Two weeks ago, I was speaking to the Services and Advocacy for Gay, Lesbian, Bisexual and Transgender Elders (SAGE) network and Toby Jenkins, executive director of the LGBT liberation group Oklahomans for Equality, told me about a summer evening when Tulsa’s residents came together to protect the vulnerable. On June 17 last year, Tulsa’s City Council agreed to add sexual orientation to the city’s non-discrimination policy 35 years after it was proposed. The same night, the Council also voted, by the same proportion, against requiring city agencies and contractors to verify the national status of every employee.
The state of Oklahoma has carried its fair share of conservative policies. It already has a state law requiring employers to verify employees’ immigration status, and another vowing everlasting resistance to Sharia law. When the local LGBT community center started HIV prevention and treatment programs in the 1980s and ’90s, they had to spin off the programs because local legislators refused to appropriate money for anything associated explicitly with the word “gay.” Jenkins and others had been fighting for the city non-discrimination policy to include LGBT people since 1976, losing four times in as many decades before this recent vote.
By the time the actual vote came, victory was, though historic and long overdue, a done deal. Over the last 10 years, Oklahomans for Equality conducted a very public fundraising campaign for the Dennis R. Neill Equality Center, which takes up nearly a full city block in downtown Tulsa. The campaign and resulting visibility of a thriving LGBT community laid the groundwork for growing LGBT political power.
In 2009, the center hosted a forum with City Council candidates, where they got the leading Republican candidate, G.T. Bynum, who is a conservative Catholic, to agree to introduce the sexual orientation clause. “In conservative places, it makes a difference for our community to be seen,” he said. “When all you know about gay people is what you see on TV, we’ve got to show some physical reality. The Council saw all these lawyers, doctors, schoolteachers and principals, in a beautiful 1800-foot building that proved our presence.”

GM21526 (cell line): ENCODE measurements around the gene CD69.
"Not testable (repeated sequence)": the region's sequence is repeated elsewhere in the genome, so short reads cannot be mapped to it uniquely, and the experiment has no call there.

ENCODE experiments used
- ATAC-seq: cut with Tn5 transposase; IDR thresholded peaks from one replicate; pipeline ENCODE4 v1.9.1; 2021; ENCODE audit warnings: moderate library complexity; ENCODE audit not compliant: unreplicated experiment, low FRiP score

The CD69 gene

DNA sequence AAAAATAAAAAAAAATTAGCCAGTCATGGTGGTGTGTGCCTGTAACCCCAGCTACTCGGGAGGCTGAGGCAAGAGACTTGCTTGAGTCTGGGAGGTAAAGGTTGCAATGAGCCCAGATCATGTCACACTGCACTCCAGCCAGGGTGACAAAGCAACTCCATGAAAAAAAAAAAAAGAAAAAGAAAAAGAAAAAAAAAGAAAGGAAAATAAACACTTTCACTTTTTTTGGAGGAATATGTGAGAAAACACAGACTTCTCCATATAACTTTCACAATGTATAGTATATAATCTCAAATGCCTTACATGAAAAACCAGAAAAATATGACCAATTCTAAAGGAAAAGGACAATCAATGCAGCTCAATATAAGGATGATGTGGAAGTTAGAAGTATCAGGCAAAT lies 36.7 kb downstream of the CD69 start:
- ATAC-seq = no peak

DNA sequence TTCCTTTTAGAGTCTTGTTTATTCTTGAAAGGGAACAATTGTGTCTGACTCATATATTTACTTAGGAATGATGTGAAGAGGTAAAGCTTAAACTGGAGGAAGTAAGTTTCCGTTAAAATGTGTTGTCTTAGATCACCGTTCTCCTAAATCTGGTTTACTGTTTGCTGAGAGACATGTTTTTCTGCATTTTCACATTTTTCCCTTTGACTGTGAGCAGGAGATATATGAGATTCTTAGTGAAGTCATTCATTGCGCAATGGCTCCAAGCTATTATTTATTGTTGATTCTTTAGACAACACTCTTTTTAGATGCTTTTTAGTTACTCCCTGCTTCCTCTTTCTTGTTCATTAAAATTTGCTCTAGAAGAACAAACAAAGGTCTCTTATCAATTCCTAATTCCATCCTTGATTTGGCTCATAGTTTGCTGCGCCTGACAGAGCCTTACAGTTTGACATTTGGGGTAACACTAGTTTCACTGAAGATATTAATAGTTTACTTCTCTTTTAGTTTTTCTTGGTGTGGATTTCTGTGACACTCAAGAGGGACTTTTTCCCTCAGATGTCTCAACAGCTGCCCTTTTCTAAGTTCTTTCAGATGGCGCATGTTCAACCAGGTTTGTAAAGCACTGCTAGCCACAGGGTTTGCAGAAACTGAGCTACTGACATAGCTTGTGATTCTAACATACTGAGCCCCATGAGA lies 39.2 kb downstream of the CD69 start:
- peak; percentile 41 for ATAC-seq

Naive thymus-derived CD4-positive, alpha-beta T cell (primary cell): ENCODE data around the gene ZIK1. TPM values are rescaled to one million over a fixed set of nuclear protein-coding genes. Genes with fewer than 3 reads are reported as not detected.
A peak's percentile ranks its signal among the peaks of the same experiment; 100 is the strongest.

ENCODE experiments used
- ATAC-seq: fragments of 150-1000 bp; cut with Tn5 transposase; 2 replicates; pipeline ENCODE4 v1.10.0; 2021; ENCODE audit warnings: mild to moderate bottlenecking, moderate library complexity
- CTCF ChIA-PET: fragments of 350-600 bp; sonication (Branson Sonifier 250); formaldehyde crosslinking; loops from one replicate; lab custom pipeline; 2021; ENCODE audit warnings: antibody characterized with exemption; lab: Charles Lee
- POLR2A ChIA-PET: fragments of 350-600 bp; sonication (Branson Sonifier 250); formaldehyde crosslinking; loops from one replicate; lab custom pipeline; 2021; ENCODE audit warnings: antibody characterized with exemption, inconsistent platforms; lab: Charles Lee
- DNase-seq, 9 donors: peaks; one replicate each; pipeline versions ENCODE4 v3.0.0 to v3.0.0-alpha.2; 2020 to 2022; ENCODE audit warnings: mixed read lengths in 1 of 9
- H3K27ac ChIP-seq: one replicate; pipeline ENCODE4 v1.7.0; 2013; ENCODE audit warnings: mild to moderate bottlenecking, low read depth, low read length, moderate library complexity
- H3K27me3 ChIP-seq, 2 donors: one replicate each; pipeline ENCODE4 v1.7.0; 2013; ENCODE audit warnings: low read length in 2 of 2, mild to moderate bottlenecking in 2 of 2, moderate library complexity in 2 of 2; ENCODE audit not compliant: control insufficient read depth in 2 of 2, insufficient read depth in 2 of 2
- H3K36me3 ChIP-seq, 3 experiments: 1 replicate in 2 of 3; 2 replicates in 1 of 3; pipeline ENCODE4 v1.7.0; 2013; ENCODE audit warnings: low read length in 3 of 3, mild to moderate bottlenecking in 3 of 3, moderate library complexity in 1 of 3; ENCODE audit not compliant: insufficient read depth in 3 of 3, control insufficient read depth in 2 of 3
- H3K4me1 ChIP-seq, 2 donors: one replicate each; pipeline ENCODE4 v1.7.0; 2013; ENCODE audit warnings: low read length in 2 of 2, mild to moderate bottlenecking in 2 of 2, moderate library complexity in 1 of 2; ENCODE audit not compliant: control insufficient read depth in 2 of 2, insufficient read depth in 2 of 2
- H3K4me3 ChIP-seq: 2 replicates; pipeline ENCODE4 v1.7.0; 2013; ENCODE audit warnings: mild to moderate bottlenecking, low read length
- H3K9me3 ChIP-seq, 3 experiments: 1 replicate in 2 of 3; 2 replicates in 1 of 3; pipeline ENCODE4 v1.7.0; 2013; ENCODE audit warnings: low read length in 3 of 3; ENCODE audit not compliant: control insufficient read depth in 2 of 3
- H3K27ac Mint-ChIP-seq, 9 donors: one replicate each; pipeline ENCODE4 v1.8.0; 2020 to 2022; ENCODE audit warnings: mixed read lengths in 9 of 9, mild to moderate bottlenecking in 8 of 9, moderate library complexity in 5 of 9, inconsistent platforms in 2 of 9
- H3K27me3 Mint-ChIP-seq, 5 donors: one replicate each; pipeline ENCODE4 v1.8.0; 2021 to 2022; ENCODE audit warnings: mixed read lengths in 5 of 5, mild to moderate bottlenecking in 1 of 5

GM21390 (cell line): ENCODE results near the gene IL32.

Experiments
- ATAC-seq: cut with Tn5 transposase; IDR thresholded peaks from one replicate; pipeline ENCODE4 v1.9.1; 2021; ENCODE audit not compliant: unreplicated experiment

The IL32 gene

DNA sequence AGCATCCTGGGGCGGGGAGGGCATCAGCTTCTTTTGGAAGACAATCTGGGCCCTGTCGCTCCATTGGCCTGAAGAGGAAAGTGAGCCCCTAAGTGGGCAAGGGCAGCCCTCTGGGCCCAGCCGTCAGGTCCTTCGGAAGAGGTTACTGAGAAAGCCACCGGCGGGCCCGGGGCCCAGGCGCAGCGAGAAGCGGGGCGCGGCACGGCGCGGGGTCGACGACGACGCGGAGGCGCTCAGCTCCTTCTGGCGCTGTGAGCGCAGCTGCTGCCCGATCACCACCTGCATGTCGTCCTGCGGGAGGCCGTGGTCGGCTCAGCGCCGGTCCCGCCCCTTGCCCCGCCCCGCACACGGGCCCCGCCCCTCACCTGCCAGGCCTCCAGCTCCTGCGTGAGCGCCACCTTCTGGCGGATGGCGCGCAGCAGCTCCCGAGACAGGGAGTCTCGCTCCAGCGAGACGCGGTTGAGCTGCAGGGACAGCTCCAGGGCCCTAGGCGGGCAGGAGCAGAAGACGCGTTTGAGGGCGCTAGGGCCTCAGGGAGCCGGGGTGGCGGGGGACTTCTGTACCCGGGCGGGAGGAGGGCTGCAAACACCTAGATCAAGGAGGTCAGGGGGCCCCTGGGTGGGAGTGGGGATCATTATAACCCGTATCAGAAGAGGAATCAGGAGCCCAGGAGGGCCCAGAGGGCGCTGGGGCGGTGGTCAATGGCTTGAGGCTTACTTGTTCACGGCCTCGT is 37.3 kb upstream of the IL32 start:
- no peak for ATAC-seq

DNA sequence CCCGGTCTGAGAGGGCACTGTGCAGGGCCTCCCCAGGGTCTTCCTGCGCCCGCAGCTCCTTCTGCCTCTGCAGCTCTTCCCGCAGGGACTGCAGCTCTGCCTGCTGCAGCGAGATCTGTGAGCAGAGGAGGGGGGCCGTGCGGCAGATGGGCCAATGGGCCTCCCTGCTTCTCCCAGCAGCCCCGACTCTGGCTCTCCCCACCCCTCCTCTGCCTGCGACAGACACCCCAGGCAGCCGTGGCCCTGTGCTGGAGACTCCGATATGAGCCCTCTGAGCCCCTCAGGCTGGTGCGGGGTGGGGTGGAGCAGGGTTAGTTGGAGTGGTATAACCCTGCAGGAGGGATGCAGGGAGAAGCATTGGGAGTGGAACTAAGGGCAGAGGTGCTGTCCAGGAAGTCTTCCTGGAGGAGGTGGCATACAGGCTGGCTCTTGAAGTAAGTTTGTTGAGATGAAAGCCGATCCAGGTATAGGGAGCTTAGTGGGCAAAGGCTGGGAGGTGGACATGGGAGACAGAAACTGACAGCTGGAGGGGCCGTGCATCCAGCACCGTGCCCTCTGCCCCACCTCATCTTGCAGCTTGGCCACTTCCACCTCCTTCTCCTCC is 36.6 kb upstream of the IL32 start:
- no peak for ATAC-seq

Still, it had been a long-fought battle, so 300 members attended the meeting, while many others watched a live feed back at the center with champagne cooling. The majority Republican council voted to protect LGBT people, 6-3.
And then the council turned to immigration. This proposal duplicated existing state law requiring all employers, including government, to participate in E-Verify, the program meant to identify undocumented workers. Oklahomans for Equality had already condemned the proposal, calling it racially motivated and based on zero evidence that immigrants were anything but good for Tulsa. When he learned that this vote would also take place during their watch, Jenkins told his folks that no one should plan to leave until it too had taken place.
The discussion was heated. The immigration measure had been sponsored by Jim Mautino. According to Jenkins, Mautino is out of touch with his own district, where many of the city’s Asians, Arabs and Latinos live. About 100 people had turned out in favor, speaking about their discomfort with so many foreigners living in their midst. Ten Latinos sat in the front row and spoke in broken English about being citizens, having kids who fought in Iraq and wanting nothing more than to contribute to the city.
When a Councilmember told the audience that people could leave if their agenda item had been discussed, nobody moved. When another asked how many supported the new law, 100 people stood. When he asked how many opposed it, the Latinos rose, turning to see 300 gay white people stand up too. I’ll confess, tears sprang to my eyes as I heard the story — must have been a lot like those Jenkins saw streaming down Latino faces that night. Afterwards, he said, the lobby teemed with gay people and Latinos hugging each other.
In our report, Better Together, the Applied Research Center found that the biggest barrier to LGBT groups and racial justice groups working together was a lack of strategic clarity about how race and sexuality issues relate to each other. But Toby Jenkins reminded me that we don’t need to over-intellectualize that connection. When the Sharia law proposal arose in their state legislature, Oklahomans for Equality was the first non-Muslim group to oppose it. “In this part of the country,” he said, “if we stand up for racial and religious minorities as well as ourselves, it just builds good community for us.”
* An earlier version of this story misidentified the sponsor of the immigration bill as G.T. Bynum rather than Jim Mautino.